Is chicken wire predator proof? Can predators get through chicken wire?
It depends on the predator and the size of the holes. It also depends how securely the wire was attached to the wood run. If installed correctly, chicken wire should keep out most predators, even very aggressive ones like coyotes. It’s important to remember to always bury chicken wire to keep out predators that dig (like dogs and foxes). However, if it’s not been properly installed and a hungry bear wants to get to your flock, you’re likely out of luck. Predator attacks are one of the top reasons chickens stop laying eggs, or lay abnormal eggs.
Can raccoons get through chicken wire?
If it’s not securely attached, raccoons will try to pry it off or bend it enough so that they can squeeze through. They’re also great at sticking their fingers through chicken wire. In some cases, you might find raccoons can rip it apart. If this happens, then it’s better to go with hardware cloth, which is tougher and comes with ¼ in holes.
Can a fox chew and climb through chicken wire?
A nimble predator like the fox can scramble over a 6ft fence, jump up to 3ft, and dig under it. If foxes are an issue in your area, consider using hardware cloth instead.
Can skunks chew through chicken wire?
Just like foxes and raccoons, skunks can chew through chicken wire. Be sure to bury the fences at least 6 inches in the ground to avoid this. If you find skunks keep getting into your coop, then switch to hardware cloth fencing. Another thing to consider is choosing a chicken feeder and waterer that’s inaccessible to raccoons and skunks.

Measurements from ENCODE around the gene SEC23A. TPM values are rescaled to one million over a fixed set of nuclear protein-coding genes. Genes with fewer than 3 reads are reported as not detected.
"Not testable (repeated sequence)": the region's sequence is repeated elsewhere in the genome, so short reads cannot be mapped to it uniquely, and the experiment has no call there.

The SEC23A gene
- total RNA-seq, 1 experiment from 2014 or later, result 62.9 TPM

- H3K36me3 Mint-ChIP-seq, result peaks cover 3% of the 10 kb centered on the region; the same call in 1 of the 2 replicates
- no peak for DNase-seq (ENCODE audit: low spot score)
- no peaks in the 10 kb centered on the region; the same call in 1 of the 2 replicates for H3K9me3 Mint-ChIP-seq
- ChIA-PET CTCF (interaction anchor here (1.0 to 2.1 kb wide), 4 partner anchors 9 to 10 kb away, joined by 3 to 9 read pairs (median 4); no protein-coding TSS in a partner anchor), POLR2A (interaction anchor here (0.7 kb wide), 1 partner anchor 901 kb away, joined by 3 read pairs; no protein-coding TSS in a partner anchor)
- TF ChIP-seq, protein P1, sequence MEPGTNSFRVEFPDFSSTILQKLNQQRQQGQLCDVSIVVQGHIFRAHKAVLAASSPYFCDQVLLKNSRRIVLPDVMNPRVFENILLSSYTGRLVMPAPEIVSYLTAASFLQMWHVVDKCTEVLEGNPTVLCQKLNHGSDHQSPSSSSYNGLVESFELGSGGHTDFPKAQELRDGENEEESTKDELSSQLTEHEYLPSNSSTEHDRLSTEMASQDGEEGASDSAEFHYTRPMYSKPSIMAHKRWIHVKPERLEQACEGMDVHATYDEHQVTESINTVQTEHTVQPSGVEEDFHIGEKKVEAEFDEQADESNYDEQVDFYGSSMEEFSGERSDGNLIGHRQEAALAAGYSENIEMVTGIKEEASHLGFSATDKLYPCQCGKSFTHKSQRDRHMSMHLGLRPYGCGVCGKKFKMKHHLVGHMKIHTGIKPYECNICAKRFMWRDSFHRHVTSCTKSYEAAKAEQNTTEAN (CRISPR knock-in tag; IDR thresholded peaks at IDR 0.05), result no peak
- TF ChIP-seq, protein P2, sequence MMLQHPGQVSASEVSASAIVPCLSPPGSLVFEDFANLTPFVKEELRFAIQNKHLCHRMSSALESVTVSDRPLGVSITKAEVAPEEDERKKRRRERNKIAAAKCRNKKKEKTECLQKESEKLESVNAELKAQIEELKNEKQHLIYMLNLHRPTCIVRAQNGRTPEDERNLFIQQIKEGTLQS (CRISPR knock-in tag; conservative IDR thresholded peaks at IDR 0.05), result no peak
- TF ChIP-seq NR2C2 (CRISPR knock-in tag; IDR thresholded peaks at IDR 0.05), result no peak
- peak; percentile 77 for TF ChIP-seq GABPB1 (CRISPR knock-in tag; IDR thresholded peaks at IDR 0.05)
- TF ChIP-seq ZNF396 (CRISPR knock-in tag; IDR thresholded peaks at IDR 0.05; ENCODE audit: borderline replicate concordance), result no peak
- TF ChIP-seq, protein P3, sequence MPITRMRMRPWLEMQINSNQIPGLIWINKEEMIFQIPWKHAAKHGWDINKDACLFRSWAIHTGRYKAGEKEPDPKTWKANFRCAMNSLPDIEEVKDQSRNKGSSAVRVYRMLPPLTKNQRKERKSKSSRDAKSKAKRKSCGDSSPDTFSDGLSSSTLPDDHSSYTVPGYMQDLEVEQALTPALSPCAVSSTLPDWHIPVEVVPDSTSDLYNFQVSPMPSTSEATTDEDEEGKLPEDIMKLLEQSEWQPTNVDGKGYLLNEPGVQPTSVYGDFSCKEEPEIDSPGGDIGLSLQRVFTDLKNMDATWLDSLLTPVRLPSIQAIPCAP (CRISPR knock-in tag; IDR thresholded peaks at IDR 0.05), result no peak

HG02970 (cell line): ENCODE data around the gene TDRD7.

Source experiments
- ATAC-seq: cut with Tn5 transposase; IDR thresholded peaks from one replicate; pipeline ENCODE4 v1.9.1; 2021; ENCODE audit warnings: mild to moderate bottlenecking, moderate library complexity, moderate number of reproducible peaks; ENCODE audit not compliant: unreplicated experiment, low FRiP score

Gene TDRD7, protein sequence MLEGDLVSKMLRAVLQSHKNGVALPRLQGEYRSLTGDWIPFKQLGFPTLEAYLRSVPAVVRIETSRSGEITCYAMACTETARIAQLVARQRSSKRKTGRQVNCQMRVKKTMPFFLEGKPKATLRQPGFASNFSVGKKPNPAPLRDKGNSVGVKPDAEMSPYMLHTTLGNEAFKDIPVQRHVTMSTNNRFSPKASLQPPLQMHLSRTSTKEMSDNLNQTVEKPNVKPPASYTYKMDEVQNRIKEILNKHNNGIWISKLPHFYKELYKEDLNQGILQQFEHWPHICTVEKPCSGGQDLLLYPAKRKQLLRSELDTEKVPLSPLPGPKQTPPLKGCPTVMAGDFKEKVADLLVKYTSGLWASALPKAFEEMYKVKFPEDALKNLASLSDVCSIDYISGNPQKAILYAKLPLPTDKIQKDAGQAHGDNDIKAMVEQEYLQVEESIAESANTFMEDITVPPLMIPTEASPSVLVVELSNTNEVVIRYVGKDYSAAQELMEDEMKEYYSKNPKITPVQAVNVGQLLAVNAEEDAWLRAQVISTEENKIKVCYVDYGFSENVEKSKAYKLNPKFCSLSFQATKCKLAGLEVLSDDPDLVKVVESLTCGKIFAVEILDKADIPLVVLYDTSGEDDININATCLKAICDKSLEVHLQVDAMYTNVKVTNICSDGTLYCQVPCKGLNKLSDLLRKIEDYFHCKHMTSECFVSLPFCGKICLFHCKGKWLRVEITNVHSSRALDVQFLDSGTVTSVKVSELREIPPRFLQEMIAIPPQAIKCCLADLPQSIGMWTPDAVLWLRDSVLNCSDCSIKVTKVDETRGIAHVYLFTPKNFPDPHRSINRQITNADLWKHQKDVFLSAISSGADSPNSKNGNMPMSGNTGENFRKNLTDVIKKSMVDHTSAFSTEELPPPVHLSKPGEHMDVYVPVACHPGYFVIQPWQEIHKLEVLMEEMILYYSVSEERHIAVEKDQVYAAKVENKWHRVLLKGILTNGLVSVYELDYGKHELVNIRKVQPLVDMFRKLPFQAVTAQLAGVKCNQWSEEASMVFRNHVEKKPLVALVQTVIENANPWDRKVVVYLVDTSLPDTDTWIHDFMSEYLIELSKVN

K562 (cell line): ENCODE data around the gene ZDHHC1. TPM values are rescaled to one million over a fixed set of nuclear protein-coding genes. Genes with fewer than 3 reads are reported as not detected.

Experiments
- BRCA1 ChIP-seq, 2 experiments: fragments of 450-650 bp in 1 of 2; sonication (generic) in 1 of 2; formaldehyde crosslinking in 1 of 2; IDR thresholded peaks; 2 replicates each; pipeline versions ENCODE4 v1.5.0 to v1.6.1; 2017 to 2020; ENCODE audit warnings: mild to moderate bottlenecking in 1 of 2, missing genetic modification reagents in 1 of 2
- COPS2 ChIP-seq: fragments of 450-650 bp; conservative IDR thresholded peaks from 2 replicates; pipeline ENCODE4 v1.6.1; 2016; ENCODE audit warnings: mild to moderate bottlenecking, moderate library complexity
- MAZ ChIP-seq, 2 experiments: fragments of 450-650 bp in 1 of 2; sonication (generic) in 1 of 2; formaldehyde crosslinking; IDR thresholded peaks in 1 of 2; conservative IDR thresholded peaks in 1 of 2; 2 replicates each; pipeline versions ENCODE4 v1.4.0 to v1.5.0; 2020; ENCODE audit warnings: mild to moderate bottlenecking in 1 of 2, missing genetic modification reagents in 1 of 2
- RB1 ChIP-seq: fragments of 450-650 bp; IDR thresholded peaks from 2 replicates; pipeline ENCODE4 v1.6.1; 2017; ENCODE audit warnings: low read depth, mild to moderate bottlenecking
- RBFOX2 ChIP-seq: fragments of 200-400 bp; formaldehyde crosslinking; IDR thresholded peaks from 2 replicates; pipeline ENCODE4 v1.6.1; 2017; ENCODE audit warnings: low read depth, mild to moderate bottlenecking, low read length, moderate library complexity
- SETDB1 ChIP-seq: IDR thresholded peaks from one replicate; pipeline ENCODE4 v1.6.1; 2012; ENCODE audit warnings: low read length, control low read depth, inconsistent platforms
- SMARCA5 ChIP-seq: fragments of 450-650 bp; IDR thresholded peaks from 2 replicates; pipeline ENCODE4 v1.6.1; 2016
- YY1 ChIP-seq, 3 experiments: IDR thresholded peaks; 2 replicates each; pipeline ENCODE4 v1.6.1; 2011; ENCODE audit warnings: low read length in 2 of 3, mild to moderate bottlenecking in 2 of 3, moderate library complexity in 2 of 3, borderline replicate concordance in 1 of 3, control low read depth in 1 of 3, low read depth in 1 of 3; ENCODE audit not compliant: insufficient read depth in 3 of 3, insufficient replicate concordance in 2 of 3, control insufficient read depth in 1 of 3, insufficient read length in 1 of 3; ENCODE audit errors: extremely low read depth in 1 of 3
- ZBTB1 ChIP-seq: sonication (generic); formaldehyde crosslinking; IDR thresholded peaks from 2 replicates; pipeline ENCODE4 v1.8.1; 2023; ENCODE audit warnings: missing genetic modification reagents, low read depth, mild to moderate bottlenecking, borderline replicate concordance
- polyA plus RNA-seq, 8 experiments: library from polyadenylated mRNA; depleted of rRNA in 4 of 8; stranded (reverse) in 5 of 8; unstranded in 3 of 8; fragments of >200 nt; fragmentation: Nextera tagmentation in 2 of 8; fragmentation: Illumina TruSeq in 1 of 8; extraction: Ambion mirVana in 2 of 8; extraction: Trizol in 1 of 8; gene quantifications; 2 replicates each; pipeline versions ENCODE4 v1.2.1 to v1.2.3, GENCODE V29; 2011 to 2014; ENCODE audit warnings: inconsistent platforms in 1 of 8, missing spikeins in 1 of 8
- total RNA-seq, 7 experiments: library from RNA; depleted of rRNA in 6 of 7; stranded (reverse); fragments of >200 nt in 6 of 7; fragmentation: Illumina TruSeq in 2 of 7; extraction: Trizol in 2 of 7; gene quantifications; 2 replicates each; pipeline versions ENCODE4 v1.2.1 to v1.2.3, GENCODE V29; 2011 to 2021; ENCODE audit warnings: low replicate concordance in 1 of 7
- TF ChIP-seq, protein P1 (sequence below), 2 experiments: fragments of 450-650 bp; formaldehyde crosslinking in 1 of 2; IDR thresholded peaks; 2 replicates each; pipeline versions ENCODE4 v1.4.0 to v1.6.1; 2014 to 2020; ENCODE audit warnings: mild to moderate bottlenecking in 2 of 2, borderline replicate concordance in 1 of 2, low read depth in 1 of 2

When was chicken wire invented?
The chicken wire was invented in 1844 British ironmonger Charles Barnard, son of a farmer, Barnard wanted to help his father by finding a way to keep wayward chickens from fleeing the coop. He based his design on cloth weaving machines and soon established his firm Bishop & Barnard.
What is stronger than chicken wire?
The hardware cloth is considerably stronger than chicken wire because it is a wire mesh that consists of either woven or welded wires in a square or rectangular grid. It’s available in galvanized, stainless steel and bare steel. It is manufactured from a stronger gauge metal than chicken wire.
Maat van Uitert is a backyard chicken and sustainable living expert. She is also the author of Chickens: Naturally Raising A Sustainable Flock, which was a best seller in it’s Amazon category. Maat has been featured on NBC, CBS, AOL Finance, Community Chickens, the Huffington Post, Chickens magazine, Backyard Poultry, and Countryside Magazine. She lives on her farm in Southeast Missouri with her husband, two children, and about a million chickens and ducks. You can follow Maat on Facebook here and Instagram here.